By The Common Man
The Common Man tries not to write and complain too frequently about the Minnesota Twins in this space. After all, this is a general baseball site, and TCM’s not one of the more pessimistic Twins fans out there. That said, last night’s ninth inning demonstrated in sharp detail how a flawed roster and manager can conspire to snuff out a team’s chance to win a ballgame.
Because the Twins are carrying 12 pitchers, they only have four bench players. The best hitter, Thome, had just been burned, and only Jason Repko, Matt Tolbert, and JJ Hardy are left. Hardy is generally the best hitter of the bunch, but he’s glued to the bench presumably because his wrist is hurting (this, however, should not have precluded him from running the bases, but TCM digresses). So Ron Gardenhire is left with two players to fill two rolls. One must hit and one must run.
4) Gardenhire’s blind belief in the platoon advantage. Hey, TCM understand the name of this blog might lead you to believe otherwise, but the platoon advantage can be blown way out of proportion. Lefties are not invariably more likely to get hits off of righties and vice versa. Rather than allowing knowledge to inform his decisions, Gardenhire pushes pre-determined buttons. It’s a trick he uses to make his job easier, so that he (and there are many other managers just like him) won’t actually have to think too hard during the game. There’s a button for Thome (that’s always the first button), then there’s a “match-up” button. And that’s really as far as the thinking goes. Last night, Gardenhire had an opportunity to give his team a marginally larger chance to win by sending Repko to bat, and failed.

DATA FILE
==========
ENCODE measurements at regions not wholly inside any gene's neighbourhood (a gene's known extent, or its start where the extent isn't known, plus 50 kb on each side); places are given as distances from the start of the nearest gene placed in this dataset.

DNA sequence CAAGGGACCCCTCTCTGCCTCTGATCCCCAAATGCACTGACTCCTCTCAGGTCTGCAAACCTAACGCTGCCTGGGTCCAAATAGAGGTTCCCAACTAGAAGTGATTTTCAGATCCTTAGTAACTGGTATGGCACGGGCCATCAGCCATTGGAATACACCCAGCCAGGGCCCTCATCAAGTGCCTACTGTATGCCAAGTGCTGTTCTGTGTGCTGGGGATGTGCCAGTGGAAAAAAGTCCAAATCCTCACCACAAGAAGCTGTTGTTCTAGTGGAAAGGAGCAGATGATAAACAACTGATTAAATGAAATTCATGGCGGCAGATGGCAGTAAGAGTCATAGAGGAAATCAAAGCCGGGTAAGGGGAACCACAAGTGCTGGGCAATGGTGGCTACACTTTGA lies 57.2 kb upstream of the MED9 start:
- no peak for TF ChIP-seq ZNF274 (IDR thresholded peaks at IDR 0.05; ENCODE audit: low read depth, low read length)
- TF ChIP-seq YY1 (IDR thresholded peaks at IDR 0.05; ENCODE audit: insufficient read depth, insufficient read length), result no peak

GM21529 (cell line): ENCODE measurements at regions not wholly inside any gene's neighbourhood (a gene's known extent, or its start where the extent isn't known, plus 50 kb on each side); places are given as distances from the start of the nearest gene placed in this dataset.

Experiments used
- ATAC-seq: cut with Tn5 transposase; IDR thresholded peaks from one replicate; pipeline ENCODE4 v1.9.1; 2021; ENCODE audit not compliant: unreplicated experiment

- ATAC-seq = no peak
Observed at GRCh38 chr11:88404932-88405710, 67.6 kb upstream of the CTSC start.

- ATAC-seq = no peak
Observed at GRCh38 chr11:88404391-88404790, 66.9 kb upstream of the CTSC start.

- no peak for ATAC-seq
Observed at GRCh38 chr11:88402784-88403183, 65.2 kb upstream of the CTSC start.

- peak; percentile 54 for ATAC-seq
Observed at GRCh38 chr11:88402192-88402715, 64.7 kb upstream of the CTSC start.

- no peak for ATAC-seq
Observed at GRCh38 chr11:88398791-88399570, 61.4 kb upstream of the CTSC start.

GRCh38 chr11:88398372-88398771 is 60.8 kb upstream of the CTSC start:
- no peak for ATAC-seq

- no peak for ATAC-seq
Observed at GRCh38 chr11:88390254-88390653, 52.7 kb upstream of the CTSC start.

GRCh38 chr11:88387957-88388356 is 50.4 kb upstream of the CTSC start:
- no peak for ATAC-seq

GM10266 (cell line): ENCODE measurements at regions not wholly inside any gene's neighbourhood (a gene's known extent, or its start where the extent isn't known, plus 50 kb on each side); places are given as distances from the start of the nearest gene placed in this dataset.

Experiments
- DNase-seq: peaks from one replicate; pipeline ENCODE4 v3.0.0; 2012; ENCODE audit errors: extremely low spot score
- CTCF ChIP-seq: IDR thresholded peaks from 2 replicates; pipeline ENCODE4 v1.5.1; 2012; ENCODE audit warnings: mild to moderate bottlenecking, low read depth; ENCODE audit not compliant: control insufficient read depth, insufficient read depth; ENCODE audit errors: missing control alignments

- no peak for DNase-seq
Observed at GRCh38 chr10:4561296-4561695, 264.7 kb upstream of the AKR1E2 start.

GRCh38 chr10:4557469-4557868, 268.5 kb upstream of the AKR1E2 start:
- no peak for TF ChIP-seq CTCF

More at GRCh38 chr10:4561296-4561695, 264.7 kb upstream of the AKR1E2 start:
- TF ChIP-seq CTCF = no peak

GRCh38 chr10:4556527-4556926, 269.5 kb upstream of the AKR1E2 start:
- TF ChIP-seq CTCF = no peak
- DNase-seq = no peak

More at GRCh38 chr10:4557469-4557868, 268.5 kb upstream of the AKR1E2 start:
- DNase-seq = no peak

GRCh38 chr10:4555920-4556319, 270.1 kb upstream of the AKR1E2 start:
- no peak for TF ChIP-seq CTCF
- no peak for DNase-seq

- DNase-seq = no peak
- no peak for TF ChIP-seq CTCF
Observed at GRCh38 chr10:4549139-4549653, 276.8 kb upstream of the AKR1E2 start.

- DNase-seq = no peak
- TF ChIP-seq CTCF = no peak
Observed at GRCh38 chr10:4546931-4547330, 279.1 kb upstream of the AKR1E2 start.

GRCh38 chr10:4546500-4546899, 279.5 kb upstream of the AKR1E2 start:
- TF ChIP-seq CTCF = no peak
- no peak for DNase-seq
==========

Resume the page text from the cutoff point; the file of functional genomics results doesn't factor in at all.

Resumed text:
In closing, The Common Man doesn’t think that Ron Gardenhire is a terrible manager. He’s good at keeping the clubhouse happy and minimizing conflict. He doesn’t criticize players in the media, and is very defensive of his guys. He’s moved away from the bunt this year, as he finally has a decent #2 hitter. And he seems to have no problems adjusting his approach to work with youngsters and veterans, which the Twins have an interesting mix of. There’s a lot of value in a manager like that, and in the long run having a manager who keeps good players happy (and not driving them out of town) is worth more wins than he’s likely to cost them with his tactical weakness. But God is that tactical weakness extremely frustrating sometimes.